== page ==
Will I be able to get help with Bond-over-gRPC issues from this repository?

    After May 2022, we will be unable to assist with Bond-over-gRPC issues.

  • gbc does not handle UTF-8 characters in attribute values when generating C++ (and C#)

    gbc does not handle UTF-8 characters in attribute values when generating C++ (and C#)

    gbc successfully parses UTF-8 encoded bond files with attribute values like this one:

    namespace demo
    
    struct Thing
    {
         [DisplayName("∑")]
         0: int32 sum;
    }
    

    It generates the UTF-8 encoded JSON schema file without issues:

    (...)
    {
        "attrName": [
            "DisplayName"
        ],
        "attrValue": "∑"
    }
    

    Unfortunately, gbc fails when generating C++ (or C#) code with an error:

    gbc.exe: ...\demo_types.cpp: commitAndReleaseBuffer: invalid argument (invalid character)
    

    I tried Haskell string escaping but to no avail.

    I also found #687 but that issue relates to C++ identifiers.

    I see no immediate reason (and could not find one by searching through the repo) why UTF-8 encoded attribute values could not be properly generated in C++ code. GCC and Clang should pose no problem. For MSVC this might require setting the byte-order-mark in the generated source file though I'm not 100% sure about that (see Docs ).

  • Referencing both Bond.CSharp and Bond.Compiler.CSharp produces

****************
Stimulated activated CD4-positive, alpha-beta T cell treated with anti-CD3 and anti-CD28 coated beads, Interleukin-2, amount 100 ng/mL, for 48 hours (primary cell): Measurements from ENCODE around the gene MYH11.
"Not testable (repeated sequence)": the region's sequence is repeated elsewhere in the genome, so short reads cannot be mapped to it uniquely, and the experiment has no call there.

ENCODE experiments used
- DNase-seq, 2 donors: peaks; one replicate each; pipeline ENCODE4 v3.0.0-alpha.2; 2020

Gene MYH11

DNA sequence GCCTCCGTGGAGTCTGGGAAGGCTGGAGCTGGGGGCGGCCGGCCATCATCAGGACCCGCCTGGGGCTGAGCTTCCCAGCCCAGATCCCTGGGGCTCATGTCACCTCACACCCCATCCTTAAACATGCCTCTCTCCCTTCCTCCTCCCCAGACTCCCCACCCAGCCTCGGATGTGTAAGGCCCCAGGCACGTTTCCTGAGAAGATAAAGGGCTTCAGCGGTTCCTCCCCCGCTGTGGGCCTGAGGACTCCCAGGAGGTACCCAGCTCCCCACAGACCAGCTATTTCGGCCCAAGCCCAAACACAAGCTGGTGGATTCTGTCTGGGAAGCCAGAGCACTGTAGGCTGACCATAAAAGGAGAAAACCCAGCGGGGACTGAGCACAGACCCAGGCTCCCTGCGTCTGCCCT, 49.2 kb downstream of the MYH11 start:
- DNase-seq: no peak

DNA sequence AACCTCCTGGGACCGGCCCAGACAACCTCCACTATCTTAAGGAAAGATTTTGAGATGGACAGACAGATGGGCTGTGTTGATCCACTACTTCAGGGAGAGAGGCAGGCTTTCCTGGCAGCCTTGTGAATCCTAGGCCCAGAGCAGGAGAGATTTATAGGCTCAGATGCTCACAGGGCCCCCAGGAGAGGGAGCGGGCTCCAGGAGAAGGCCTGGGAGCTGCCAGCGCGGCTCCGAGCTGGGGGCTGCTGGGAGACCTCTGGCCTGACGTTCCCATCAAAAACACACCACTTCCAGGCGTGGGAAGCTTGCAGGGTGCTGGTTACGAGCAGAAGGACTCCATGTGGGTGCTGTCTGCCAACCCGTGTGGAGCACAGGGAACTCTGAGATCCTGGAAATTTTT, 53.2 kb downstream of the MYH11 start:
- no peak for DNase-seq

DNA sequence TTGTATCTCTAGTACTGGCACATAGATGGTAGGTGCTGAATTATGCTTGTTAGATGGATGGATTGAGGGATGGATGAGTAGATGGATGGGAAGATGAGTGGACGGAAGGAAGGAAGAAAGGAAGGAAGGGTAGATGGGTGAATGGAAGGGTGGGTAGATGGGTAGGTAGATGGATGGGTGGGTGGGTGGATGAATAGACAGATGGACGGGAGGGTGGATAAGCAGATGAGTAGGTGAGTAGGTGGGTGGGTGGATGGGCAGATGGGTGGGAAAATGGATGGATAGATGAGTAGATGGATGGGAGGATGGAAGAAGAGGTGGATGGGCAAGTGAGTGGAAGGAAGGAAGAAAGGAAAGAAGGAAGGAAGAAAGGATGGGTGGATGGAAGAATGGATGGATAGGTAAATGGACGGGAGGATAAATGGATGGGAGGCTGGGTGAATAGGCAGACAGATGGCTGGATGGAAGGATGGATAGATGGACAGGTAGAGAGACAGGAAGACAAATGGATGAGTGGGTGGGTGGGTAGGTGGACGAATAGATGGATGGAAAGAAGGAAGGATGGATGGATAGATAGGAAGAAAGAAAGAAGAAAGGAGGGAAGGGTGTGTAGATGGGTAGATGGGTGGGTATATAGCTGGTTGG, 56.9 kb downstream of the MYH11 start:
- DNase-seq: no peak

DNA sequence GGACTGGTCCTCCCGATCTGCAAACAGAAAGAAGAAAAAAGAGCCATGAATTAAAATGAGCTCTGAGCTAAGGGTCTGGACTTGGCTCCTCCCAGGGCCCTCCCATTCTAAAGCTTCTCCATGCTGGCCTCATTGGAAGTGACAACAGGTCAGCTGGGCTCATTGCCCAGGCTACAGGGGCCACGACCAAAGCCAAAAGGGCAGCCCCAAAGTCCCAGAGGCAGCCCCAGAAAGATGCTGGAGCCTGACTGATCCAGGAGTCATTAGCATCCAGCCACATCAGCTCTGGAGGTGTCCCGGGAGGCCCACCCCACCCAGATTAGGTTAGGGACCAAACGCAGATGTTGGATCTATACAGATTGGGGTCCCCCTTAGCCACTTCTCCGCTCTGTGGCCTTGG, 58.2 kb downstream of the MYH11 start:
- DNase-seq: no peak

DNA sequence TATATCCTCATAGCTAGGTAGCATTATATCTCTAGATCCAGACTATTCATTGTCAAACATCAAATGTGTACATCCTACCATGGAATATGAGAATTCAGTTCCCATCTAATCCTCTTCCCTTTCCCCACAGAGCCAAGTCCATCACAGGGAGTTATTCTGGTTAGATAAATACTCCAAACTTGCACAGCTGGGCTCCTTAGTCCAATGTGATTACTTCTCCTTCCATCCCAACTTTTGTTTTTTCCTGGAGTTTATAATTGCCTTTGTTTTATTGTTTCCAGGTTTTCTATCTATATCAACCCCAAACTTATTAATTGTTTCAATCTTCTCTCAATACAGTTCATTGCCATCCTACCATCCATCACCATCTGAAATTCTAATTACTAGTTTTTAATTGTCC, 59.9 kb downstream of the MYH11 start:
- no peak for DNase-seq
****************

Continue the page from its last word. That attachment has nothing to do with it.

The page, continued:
Referencing both Bond.CSharp and Bond.Compiler.CSharp produces "Duplicate BondCodegen items were included" error

    If both of the Bond.CSharp and Bond.Compiler.CSharp packages are referenced in the same SDK-style csproj file, an error about "Duplicate BondCodegen items were included" will be emitted.

    This is caused by each package including Common.props and Common.targets, so the <BondCodegen Include="**/*.bond" /> item in Common.props is evaluated twice, which results in the duplicate items in BondCodegen.

    Work-around: only reference Bond.CSharp xor Bond.Compiler.CSharp.

    The codegen targets should detect this and emit an error. Bonus points if they handle this automatically instead.

    Conditional MSBuild imports have, historically, confused Visual Studio, so an approach like <Import Project="Common.props" Condition=" '$(_bond_common_props_imported)' != 'true' " /> is probably not viable.

  • Allow forward declaring a type outside the present namespace

    Allow forward declaring a type outside the present namespace

    Since bond files can only declare a single namespace, forward declaring objects in other namespaces becomes tedious. While it may seem odd to need to forward declare an object in another namespace, when using custom aliases, the type may never be defined in bond. However, to keep the bond compiler happy, the type must exist.

    An alternative would be to allow a scoped namespace declaration.